We have all had these kids…the ones who are gifted, brilliant, or very far ahead of their peers with regard to their readiness levels, yet arrive to our classrooms after years of not being challenged. School is an act of compliance and conformity where learning is only for the few who fit the ‘middle of the road’ parameters. They enter our buildings prepared to jump through whatever hoops teachers place before them and fully understand how the game of school works. They sit in class quietly and complete every assignment maintaining the status quo of their environment without thinking, creating, or learning.

I was made aware of a student who fit this bill. He was a world language student studying Spanish. Assignments were rote and the same for everyone. Filling in the blanks was the norm rather than creating language. He completed assignments not because he needed the practice, but out of respect for his teacher.

Wait a minute. He commented that he completed assignments out of respect for the teacher…let that sink in.

How troubling! His love of the language was getting lost in countless meaningless assignments. Getting an ‘A’ was never a question because point acquisition was an easy endeavor. This class was becoming, as he put it, a ‘joke’ rather than an opportunity to communicate with people from around the world and learn their varied cultures. Compliance had more value than growth.

¬†This situation makes me feel a little ill to be quite honest. I know the scenario has played out in the same fashion for years, but to have such a clear example right in front of me gave it a new reality. Students deserve much more than a school experience that lacks learning. Aren’t there are ways to show respect without succumbing to a sub par experience?

Some of you may be wondering, why these students don’t self advocate for more. Many reasons abound, and I believe they become jaded with the process and get used to the idea of being bored. Disenchanted kids forget what risk taking, recovery from failure, and learning feel like and need a spark to remember. They are conditioned to perform to the same level as other peers even though deep down they yearn for challenge. The ceiling is placed low and they have forgotten the joy of breaking out and pushing past it. Their intrinsic motivation gets shoved back so far it is very difficult to uncover and release.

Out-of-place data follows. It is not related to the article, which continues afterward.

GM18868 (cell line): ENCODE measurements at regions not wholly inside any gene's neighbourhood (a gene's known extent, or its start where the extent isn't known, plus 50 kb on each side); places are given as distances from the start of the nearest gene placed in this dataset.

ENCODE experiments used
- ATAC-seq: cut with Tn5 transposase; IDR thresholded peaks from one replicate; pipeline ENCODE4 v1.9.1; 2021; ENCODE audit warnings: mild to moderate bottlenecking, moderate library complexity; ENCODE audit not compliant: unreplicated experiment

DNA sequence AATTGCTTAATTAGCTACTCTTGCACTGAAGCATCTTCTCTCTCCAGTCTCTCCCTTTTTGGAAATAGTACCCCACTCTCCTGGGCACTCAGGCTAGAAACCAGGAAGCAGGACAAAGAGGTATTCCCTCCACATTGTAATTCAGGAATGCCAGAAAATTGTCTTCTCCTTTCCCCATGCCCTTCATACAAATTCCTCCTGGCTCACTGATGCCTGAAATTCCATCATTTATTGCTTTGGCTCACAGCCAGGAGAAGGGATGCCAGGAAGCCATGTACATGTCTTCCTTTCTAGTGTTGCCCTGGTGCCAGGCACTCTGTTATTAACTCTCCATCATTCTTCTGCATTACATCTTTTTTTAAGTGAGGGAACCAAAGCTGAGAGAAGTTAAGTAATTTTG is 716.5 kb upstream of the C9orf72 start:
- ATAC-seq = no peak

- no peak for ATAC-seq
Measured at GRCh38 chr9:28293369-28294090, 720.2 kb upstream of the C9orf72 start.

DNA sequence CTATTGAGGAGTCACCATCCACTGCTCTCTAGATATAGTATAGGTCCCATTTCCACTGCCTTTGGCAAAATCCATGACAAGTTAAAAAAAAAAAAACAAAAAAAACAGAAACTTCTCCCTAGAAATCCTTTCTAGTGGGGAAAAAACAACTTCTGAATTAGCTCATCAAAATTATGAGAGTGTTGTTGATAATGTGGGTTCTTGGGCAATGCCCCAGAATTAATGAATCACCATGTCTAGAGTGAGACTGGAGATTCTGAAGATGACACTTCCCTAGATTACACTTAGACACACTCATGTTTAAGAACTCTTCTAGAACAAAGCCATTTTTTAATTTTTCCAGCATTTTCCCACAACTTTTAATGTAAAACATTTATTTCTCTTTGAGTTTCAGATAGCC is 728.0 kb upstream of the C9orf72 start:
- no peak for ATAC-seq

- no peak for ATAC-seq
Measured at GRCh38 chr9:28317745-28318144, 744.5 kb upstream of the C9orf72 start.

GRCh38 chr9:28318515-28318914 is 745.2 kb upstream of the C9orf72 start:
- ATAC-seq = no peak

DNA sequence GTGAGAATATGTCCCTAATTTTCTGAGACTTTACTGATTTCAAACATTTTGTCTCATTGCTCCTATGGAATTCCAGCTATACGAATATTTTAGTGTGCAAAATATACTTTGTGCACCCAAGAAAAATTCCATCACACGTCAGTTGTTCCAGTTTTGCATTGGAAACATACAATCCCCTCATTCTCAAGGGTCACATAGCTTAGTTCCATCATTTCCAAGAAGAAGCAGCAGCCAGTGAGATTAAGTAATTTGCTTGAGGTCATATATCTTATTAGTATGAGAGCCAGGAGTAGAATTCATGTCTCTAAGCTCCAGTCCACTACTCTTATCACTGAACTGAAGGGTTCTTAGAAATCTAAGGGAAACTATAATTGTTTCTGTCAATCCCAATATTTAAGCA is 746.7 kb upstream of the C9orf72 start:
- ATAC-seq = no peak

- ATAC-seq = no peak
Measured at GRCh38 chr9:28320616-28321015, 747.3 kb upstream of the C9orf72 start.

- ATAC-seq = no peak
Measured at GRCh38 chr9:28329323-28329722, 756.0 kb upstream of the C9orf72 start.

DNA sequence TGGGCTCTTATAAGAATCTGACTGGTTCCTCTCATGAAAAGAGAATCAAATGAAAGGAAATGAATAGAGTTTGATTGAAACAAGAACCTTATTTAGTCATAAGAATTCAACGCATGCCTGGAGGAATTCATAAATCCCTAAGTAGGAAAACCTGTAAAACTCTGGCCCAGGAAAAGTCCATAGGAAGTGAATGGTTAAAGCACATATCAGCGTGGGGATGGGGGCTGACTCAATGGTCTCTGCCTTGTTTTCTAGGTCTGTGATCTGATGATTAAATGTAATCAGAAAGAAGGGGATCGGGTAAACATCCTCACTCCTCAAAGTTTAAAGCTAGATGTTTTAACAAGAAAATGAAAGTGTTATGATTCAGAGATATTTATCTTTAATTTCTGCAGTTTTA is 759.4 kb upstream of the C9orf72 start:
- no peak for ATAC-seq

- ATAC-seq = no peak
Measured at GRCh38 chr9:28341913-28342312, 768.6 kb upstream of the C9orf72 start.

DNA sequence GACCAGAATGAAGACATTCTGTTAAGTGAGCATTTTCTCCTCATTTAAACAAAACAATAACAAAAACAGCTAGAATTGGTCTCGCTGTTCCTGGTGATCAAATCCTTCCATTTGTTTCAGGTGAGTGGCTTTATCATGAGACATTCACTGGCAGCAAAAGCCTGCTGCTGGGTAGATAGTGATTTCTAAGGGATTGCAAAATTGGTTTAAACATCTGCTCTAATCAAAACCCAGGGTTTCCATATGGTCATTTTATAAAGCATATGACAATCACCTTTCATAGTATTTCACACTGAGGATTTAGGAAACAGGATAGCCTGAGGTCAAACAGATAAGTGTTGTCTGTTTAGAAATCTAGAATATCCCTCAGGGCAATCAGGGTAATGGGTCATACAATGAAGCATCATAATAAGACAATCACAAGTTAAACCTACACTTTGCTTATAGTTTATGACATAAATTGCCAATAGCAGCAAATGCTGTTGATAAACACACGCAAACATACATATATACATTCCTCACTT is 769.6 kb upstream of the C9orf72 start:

Why would we want to create this for our students at any level? They should enjoy the challenge of learning and excitement of curiosity with new levels of understanding. Completing mundane tasks runs the risk of negatively impacting learning for a lifetime. Students become robots, and they will be released into a world of work that requires the exact opposite.

As we begin this school year, let’s flip the table concerning respect. Let’s honor our students as learners. Let’s design experiences and tasks that are relevant and meaningful. Let’s be responsive and involve students in the decision-making process. Kids will stop completing assignments to show you respect and compliance. They will work because they want to learn. This is the ultimate respect a student can show you.

A thank you to Brian Durst and his student for the inspiration for this post.